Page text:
Galileo Thermometer with Glass Globe Barometer
Old fashioned scientific instruments always have a certain appeal to many people. There is something about the beauty and innocence of ancient engineering that really allows people to just sit and gaze on the craftsmanship that went into the manufacture of the piece.
The Galileo Thermometer with Glass Globe Barometer from AcuRite is just such a wonderful piece of engineering craftsmanship. They are interpretations of scientific instruments used in the sixteenth century to measure temperature and air pressure. The fundamental principles behind the instruments are those of buoyancy and air pressure.
Detailed information about Galileo Thermometer with Glass Globe Barometer
The set comes as two pieces: an 11” high glass cylinder filled with liquid in which there is a number of floating glass globes filled with colored liquids.
This was designed and developed by Galileo Galilei (1564 to 1642) who is one of the pioneers of modern maths, physics, and astronomy. The globes ascend and descend within the outer cylinder in line with temperature changes (and hence density changes); the other instrument is a barometer made from a glass sphere which has the world map etched on its surface. This is known as ‘The Storm Glass’ or ‘Goethe Barometer’ and is thought to be the earliest known barometer in the world, variations of it being used as early as the eighth century by the Moors.
There is a glass tube open to atmosphere incorporated into the instrument which allows the level of colored liquid within the globe to alter with changes in air pressure. Both glass instruments are fixed to a hardwood base measuring approximately 8” long. Although the thermometer is not particularly accurate, the barometer successfully shows changes in air pressure many hours before changes in weather occurs.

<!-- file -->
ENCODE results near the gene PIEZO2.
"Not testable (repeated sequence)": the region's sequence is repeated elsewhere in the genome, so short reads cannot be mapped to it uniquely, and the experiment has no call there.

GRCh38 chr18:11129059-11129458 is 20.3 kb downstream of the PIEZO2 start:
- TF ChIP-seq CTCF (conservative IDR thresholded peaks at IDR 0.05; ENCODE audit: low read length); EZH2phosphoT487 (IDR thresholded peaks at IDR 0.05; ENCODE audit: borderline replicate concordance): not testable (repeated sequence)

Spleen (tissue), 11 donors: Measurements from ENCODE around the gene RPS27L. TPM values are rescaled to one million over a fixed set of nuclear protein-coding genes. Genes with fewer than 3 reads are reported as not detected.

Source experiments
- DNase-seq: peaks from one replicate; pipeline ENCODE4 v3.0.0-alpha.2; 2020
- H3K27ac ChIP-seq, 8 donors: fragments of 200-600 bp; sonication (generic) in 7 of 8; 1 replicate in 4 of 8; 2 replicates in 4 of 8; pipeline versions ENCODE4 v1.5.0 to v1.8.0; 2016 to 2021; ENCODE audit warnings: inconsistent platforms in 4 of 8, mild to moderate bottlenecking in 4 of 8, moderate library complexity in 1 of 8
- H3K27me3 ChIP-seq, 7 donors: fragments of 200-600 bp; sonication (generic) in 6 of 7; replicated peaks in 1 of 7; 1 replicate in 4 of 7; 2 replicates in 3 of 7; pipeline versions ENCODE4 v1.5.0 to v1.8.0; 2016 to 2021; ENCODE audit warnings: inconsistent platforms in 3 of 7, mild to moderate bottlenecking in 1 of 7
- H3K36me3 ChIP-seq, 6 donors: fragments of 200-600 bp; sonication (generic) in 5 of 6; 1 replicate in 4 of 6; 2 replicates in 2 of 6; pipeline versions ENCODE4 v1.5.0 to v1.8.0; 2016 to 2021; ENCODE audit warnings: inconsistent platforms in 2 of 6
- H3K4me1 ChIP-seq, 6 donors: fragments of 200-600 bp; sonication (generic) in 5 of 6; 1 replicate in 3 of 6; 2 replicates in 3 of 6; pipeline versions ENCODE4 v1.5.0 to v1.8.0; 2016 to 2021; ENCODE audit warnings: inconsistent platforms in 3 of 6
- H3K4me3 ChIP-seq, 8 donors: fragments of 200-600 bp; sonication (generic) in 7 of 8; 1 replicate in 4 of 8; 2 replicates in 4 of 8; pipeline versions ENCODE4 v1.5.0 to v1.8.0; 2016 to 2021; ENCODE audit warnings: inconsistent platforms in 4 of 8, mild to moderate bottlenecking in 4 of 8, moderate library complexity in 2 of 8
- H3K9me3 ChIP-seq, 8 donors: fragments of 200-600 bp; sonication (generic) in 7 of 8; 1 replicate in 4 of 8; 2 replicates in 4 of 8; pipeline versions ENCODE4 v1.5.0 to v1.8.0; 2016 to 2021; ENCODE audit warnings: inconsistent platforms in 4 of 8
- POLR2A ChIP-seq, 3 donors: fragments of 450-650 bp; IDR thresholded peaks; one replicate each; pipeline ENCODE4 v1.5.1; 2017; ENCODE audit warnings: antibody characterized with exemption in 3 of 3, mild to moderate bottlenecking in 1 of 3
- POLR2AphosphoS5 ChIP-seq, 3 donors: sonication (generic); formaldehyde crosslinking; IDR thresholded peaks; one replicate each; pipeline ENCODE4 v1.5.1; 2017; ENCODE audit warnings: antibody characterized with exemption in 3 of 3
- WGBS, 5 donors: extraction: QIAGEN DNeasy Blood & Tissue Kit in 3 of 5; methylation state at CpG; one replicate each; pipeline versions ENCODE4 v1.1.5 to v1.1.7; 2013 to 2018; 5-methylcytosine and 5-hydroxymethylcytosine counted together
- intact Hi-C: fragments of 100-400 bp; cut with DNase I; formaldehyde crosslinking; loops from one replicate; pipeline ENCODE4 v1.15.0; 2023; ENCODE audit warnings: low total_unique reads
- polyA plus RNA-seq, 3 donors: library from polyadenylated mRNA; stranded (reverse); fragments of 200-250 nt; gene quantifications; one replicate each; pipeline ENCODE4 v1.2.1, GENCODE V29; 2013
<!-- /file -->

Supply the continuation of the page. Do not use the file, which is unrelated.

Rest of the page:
These two scientific instruments are beautifully made reproductions of an early thermometer and barometer
They are fun to observe and check changes in the weather
Although these are not particularly accurate they are a remnant of the early scientific method
Although these two weather prediction instruments are not particularly accurate compared to modern day prediction methods, they would have been ‘State of the Art’ in the eras in which they were used. Having said that, they are lovely to look at and are always a conversation piece, with everyone wanting to know how they work and how accurate they are.